Weather woes in Texas

We’ve all heard the children’s rhyme, “Rain, rain, go away, come again another day.”

Many in Dallas-Fort Worth may have been saying that to themselves as storms hit the DFW area for

two weeks. The National Weather Service in Fort Worth issued flood warnings for Tarrant and Dallas Counties along with other North Texas areas.

Tornado warnings were issued Oct. 13 but mostly in isolated regions of Hill County. A weak tornado touched down in Waxahachie. Stephen Levine, a senior academic adviser at Richland and an avid storm chaser, said he has never seen a weather event last as long during the time he’s been in Texas.

“What we’ve had this year, and in prior years, too, recently are radical swings in extreme drought and flooding. This year, we had severe drought this summer and late spring and then we flipped to flooding,” Levine said.

On July 31, 59 percent of the state was under a moderate-to-severe drought, according to the United States Drought Monitor. In September and October, flooding was present throughout the state due to heavy rainfall.

Professor Stephen Kallenberg, an environmental science and geology professor at Richland, said there is no letup in sight.

“What the scientists are saying is we will see more extreme weather events. Like it’ll be more common. So, if something is, you know, once in a 10-year storm, that may be now a once in a five-year storm. Maybe once every five years, we get a large weather event instead of once every 10 years. And so, that’s twice as common we get these kinds of [weather events],” Kallenberg said.

A prime example is the city of Houston. According to the Hydrometeorological Design Studies Center, Harris County Flood Control District and Houston, Houston has experienced three of these so-called “500-year floods” since 2010. These floods tend to be severe, causing large amounts of property damage, displacement and even casualties.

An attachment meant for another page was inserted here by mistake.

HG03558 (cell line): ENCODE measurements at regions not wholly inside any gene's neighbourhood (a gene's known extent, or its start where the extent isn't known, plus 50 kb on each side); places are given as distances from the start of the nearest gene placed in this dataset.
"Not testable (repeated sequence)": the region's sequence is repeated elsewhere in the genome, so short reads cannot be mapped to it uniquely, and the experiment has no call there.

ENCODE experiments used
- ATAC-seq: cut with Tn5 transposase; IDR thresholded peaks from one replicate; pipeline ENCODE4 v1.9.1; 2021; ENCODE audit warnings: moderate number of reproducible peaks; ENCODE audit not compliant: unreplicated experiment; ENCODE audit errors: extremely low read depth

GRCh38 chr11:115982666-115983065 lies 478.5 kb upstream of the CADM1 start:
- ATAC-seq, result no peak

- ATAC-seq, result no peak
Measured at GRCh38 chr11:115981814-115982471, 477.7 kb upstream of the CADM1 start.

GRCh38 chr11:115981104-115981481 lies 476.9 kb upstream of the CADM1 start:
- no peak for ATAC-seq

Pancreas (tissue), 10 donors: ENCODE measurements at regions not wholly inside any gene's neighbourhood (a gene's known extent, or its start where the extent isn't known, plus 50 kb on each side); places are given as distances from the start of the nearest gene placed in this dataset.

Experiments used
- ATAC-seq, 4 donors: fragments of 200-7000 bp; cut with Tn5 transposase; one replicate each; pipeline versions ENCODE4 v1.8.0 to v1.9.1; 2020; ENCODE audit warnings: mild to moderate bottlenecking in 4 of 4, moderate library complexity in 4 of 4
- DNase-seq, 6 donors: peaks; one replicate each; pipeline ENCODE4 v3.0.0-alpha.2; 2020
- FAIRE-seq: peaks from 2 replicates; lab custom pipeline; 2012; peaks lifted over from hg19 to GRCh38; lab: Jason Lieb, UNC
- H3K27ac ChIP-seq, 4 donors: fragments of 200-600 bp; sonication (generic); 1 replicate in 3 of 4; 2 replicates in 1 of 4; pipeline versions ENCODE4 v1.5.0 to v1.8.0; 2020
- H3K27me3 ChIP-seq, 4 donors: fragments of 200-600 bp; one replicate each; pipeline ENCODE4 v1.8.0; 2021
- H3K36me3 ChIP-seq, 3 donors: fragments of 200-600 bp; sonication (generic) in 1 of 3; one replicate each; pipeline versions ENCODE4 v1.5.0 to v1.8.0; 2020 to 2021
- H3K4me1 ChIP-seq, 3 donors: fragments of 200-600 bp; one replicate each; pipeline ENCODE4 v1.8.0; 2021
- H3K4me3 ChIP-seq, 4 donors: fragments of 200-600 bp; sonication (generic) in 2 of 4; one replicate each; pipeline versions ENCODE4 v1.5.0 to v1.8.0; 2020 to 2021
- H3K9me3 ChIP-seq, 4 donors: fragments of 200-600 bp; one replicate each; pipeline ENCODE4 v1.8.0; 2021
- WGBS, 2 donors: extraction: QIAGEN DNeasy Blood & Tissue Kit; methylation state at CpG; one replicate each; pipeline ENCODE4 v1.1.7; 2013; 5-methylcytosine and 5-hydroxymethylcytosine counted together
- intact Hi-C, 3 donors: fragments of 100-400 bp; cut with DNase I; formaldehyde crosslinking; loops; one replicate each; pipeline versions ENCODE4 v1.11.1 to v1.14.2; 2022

Scientists with a joint research team from the U.S., Germany and the Netherlands theorize that the melting of the Arctic ice sheet has been causing unusual activity in the jet stream of our planet.

The air masses that move the weather (known as jet streams) slowed down, even to a point of becoming stationary. The jet stream can also create extremes of weather after a period of record heat. Temperatures have noticeably dropped in the Metroplex, and it can be linked to a change in the jet streams.

Both Levine and Kallenberg expect more severe and even extreme weather due to the continuation of global warming. In other news, there might be good news for those who wish for a white winter. Levine said North Texas may get a chance of snow.

“We could, especially under an El Niño system where the general trend is a little cooler than average, as we’re in an El Niño year right now,” Levine said.

But the National Oceanic and Atmospheric Administration’s (NOAA) forecasting said the winter will be warmer and wetter than normal for North Central Texas.

NOAA does not state that below average temperatures will not occur, as there is still a possibility. Its winter forecast is less confident as this El Niño system isn’t as strong as the El Niño system of 2015/2016. Other weather events can still influence the climate, including a cold front or a high pressure system despite the area being considered warmer.